The book has nine chapters, with the meat of the political argument coming in chapters 5-8. The early chapters devote a great deal of attention to questions of “vulnerability”,”resilience” and “transition” (and some related topics). Vulnerability has, we are told, a central place in green thinking because it is fundamental to “what it means to be human”. Modern societies have forgotten how much we depend on nature and seem to think they can “overcome” it, it is argued. (Victims of the “superstorm” Sandy may perhaps beg to differ). We tend to hide away (or “sequestrate”) those aspects of life that upset us, such as madness, criminality, sickness and death and the “slow decline from beauty, fitness, mental agility” (all part of “nature”, the author points out) and, as a result, we have difficulty facing up to social duties such as the need to care for the elderly and delude ourselves on a range of issues believing, for example, that there are “no nature-imposed “limits to economic growth” or “personal consumption.” “Further, when bad things happen (the author refers to Hurricane Katrina) the consequences are not distributed fairly or evenly. Greater honesty about our vulnerability can, it is argued, “enhance life affirming and life-protecting goals…”
Resilience is also closely linked to the human condition, requiring adaptability and diversity and has “constituent elements” such as flexibility and creativity. We have to accept that we will experience shocks and stresses and our political and economic systems need resilience to cope with them. (The author evidently doubts that the capitalist system has this quality).
Transition features in the book in the context of transition to a “post-carbon sustainable world”. Much is made of the “Transition towns movement”. This is described as a “growing network of towns and villages and local communities in the UK, Ireland and beyond, preparing themselves for the twin challenges of “peak oil” and “climate change””. (An internet search by your reviewer revealed that it’s a big thing in Totnes, apparently). The people behind these movements are identified by the author as “resilience pioneers”.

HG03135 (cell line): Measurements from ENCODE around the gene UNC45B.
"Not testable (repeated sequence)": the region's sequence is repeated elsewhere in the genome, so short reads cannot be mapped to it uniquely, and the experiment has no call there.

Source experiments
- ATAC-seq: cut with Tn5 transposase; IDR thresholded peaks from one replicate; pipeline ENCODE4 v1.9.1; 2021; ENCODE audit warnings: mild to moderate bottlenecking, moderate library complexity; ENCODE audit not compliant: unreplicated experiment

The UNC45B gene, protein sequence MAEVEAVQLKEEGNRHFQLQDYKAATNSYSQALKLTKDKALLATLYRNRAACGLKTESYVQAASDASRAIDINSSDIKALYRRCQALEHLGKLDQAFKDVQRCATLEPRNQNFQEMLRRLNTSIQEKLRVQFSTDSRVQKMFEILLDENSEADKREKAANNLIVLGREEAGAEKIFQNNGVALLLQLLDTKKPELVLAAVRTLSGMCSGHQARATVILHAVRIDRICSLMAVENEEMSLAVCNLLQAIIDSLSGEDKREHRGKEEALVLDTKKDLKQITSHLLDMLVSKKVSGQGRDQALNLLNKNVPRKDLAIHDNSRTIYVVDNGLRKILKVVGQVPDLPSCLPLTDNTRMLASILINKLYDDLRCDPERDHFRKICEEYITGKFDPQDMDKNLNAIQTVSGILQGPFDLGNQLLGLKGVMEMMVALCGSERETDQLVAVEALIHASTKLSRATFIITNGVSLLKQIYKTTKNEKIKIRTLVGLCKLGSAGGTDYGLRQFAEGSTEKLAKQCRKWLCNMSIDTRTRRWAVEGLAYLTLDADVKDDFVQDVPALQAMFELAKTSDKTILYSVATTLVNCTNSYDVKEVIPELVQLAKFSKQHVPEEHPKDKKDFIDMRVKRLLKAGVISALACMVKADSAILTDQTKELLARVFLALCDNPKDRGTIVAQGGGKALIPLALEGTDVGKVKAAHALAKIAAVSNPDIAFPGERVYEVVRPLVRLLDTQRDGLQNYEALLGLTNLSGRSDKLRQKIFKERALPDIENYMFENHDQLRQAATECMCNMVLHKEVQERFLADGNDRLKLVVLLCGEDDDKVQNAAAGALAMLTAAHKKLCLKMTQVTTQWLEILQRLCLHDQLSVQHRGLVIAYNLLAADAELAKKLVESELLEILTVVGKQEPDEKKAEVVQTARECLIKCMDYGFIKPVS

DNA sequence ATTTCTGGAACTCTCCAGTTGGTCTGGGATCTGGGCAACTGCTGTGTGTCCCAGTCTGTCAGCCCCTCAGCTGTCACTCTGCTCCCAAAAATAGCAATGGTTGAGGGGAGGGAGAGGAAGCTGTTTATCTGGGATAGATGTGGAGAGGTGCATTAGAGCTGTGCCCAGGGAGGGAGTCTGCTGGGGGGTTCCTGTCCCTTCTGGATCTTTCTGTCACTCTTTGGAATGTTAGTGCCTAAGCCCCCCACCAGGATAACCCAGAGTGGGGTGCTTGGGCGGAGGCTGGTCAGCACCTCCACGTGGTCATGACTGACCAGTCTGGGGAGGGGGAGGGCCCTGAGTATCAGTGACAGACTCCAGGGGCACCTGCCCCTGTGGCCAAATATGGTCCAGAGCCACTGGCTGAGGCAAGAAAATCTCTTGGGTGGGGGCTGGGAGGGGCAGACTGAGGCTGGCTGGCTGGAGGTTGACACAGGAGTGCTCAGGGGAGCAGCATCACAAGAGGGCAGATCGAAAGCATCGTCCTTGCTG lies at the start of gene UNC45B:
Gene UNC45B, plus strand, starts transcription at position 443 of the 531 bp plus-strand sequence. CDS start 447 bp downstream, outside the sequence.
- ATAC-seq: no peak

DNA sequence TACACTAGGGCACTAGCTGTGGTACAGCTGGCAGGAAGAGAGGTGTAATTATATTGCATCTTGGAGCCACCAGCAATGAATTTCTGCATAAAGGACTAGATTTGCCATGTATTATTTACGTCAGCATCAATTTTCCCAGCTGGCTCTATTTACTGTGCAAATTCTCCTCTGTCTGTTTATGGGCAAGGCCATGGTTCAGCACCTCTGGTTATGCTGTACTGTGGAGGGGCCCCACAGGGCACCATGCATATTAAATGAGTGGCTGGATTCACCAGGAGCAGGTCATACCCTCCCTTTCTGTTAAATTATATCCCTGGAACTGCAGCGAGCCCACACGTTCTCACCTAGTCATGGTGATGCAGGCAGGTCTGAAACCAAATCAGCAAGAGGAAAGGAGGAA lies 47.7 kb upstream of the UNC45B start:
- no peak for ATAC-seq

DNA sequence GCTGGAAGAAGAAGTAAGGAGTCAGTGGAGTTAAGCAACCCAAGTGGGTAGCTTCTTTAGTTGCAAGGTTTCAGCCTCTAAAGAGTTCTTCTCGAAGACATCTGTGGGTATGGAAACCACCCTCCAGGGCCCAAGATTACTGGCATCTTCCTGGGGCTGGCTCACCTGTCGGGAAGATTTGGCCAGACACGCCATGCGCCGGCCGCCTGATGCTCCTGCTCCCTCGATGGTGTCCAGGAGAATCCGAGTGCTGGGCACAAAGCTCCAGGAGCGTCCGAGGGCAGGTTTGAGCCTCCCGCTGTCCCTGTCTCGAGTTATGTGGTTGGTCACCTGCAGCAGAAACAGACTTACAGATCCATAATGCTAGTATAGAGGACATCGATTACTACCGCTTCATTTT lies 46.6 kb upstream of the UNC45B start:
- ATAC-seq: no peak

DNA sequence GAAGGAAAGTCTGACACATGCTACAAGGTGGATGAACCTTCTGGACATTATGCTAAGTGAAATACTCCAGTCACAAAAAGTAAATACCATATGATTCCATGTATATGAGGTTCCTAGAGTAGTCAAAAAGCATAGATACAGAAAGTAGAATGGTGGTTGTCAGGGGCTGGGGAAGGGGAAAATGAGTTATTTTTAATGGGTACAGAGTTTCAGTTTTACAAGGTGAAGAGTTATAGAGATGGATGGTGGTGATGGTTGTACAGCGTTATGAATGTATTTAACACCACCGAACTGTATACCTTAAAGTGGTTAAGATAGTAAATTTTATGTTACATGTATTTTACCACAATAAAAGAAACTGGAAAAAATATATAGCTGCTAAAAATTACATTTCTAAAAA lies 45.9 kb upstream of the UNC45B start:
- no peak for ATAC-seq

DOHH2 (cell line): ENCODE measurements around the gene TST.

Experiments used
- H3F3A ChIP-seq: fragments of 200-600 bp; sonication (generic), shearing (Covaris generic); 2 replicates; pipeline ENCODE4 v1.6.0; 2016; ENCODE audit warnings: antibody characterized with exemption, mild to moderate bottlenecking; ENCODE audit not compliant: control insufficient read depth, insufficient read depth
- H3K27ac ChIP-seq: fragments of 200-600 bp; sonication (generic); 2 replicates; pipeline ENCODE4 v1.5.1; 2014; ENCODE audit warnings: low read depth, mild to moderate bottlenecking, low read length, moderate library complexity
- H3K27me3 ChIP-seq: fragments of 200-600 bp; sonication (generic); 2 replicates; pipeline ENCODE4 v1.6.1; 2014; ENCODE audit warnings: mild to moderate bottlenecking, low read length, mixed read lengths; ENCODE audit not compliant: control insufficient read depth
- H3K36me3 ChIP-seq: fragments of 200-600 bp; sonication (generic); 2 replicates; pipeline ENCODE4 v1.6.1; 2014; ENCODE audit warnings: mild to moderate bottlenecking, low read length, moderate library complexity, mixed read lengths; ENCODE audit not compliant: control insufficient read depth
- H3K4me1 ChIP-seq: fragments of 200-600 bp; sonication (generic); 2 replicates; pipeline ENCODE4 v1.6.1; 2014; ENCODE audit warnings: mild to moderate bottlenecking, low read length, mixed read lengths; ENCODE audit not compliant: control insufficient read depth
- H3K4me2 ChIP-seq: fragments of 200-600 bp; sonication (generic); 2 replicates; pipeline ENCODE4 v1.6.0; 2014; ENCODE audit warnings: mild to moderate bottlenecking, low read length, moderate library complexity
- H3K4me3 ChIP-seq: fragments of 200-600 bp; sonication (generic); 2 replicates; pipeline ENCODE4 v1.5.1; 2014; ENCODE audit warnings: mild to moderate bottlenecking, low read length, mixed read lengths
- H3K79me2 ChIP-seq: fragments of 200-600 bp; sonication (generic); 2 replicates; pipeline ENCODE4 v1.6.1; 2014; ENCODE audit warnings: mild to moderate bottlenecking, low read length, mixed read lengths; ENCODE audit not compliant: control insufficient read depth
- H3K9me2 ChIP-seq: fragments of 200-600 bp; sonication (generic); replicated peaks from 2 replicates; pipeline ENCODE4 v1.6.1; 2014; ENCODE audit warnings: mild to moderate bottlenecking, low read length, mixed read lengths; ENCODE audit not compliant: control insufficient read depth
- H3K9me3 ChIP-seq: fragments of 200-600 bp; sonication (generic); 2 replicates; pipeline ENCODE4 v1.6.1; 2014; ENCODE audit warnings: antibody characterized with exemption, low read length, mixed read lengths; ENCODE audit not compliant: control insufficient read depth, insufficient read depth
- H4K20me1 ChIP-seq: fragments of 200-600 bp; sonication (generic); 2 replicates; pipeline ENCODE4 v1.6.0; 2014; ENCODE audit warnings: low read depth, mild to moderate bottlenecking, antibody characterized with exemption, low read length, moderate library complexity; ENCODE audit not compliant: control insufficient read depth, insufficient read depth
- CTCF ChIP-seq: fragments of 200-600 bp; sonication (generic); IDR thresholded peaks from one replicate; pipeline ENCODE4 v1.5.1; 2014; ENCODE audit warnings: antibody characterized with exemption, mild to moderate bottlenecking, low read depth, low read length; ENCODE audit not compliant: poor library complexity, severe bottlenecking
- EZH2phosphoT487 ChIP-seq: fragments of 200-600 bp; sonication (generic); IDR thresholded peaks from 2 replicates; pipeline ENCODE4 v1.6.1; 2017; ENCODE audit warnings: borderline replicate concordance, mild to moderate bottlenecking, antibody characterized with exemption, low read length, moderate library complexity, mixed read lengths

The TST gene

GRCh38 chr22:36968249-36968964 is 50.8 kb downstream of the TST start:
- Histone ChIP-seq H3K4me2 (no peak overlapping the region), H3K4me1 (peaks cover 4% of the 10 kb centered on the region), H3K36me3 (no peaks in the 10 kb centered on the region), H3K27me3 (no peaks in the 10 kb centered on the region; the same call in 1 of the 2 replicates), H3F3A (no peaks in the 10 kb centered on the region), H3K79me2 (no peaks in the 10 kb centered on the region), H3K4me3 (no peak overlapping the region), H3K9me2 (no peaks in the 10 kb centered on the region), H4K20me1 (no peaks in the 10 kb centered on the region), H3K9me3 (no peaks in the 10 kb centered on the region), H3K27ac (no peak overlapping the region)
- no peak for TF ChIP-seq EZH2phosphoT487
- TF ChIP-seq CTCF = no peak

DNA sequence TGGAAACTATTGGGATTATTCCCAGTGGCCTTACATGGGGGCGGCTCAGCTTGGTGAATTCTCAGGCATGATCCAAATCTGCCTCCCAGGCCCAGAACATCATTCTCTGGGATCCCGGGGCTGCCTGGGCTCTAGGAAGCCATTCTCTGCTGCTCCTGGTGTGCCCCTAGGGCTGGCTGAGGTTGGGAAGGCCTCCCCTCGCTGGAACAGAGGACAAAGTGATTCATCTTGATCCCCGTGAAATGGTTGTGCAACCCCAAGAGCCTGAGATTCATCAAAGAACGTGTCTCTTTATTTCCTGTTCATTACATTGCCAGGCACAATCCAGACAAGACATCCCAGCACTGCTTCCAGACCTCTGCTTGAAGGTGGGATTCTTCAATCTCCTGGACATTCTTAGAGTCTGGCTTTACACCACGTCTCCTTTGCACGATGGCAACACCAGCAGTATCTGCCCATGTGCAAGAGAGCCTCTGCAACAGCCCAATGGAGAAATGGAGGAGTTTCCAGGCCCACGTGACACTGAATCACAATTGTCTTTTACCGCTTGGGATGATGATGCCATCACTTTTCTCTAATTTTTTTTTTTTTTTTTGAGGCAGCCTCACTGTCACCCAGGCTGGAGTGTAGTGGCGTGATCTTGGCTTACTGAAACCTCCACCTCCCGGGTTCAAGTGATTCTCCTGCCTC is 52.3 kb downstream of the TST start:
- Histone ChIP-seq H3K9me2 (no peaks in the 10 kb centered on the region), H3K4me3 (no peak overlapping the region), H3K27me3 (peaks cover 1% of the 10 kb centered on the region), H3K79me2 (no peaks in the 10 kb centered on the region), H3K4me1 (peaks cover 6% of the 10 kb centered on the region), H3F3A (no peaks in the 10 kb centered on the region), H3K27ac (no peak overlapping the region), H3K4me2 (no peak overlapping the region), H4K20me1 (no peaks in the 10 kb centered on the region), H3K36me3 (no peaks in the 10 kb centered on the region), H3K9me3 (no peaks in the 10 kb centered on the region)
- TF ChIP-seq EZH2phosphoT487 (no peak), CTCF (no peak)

The book has no time for conventional “neoclassical/bourgeois economics” which is characterised as a “form of ideology” and “a modern form of “myth””, unable to cope with contemporary twenty-first century sustainability problems. This “neo-liberal” approach to economics is not “fit for purpose” and “makes greed good and “insecurity” necessary”. It also makes “scarcity ever present even amidst affluence.” and “supports the prevailing capitalist status quo”. “Consumerism” is roundly condemned; and it is time to stop worshipping the god of “growth,” it seems (although the author supports growth in “education, public health, public transport” and “subsidized organic farming”).
The author gleefully refers to conventional economists’ embarrassment over the “British Queen’s” question (“why did no one predict the financial crisis?”) and sees this as evidence of their general uselessness. Other features of modern economic life that would have to go would seem to include the limited liability company (there is far too much “corporate power” and a “green republican position” would involve removing “unjustified, unwanted and arbitrary forms of corporate domination”)and private ownership of real property, which is thought to be “simply inappropriate for the modern ecological age”.